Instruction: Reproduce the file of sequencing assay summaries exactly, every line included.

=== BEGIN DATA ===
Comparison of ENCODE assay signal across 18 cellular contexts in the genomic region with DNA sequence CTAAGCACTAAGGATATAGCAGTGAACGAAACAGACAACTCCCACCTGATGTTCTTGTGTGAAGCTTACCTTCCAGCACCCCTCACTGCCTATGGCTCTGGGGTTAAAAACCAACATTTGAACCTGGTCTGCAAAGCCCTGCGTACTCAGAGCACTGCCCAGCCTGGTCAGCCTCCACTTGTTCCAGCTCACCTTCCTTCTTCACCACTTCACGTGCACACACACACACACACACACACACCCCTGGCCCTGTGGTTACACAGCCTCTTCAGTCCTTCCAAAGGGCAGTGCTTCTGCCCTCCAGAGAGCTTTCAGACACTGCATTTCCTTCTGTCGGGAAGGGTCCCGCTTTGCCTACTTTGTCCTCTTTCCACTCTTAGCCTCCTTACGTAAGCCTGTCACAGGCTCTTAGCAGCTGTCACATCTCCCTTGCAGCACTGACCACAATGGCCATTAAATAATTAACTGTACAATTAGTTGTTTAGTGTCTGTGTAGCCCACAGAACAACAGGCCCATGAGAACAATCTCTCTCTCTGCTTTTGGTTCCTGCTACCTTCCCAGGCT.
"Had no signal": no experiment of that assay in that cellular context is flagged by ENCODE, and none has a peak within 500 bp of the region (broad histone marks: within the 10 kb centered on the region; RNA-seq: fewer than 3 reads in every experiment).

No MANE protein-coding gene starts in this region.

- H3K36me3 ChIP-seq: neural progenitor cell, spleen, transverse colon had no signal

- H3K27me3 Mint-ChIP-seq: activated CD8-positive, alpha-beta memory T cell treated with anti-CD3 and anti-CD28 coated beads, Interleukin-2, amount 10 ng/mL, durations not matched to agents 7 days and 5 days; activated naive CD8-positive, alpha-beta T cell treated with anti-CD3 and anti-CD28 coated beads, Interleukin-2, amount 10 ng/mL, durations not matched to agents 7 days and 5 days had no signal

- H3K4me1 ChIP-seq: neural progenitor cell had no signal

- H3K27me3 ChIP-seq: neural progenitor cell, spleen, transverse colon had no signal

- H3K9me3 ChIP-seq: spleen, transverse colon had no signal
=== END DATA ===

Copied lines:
Comparison of ENCODE assay signal across 18 cellular contexts in the genomic region with DNA sequence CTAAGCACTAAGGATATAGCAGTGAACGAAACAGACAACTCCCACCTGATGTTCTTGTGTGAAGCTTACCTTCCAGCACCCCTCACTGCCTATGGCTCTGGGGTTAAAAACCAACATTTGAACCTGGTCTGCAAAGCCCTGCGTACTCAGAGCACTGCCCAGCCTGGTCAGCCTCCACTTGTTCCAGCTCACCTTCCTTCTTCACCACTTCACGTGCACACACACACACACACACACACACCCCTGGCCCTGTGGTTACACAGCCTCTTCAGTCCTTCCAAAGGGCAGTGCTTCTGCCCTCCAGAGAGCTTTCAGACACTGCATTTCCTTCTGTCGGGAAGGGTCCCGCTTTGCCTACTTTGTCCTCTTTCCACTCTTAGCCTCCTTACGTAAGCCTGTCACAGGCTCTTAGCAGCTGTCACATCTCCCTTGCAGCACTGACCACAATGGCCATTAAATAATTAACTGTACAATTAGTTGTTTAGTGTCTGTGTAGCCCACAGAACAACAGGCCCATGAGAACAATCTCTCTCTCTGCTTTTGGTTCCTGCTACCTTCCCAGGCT.
"Had no signal": no experiment of that assay in that cellular context is flagged by ENCODE, and none has a peak within 500 bp of the region (broad histone marks: within the 10 kb centered on the region; RNA-seq: fewer than 3 reads in every experiment).

No MANE protein-coding gene starts in this region.

- H3K36me3 ChIP-seq: neural progenitor cell, spleen, transverse colon had no signal

- H3K27me3 Mint-ChIP-seq: activated CD8-positive, alpha-beta memory T cell treated with anti-CD3 and anti-CD28 coated beads, Interleukin-2, amount 10 ng/mL, durations not matched to agents 7 days and 5 days; activated naive CD8-positive, alpha-beta T cell treated with anti-CD3 and anti-CD28 coated beads, Interleukin-2, amount 10 ng/mL, durations not matched to agents 7 days and 5 days had no signal

- H3K4me1 ChIP-seq: neural progenitor cell had no signal

- H3K27me3 ChIP-seq: neural progenitor cell, spleen, transverse colon had no signal

- H3K9me3 ChIP-seq: spleen, transverse colon had no signal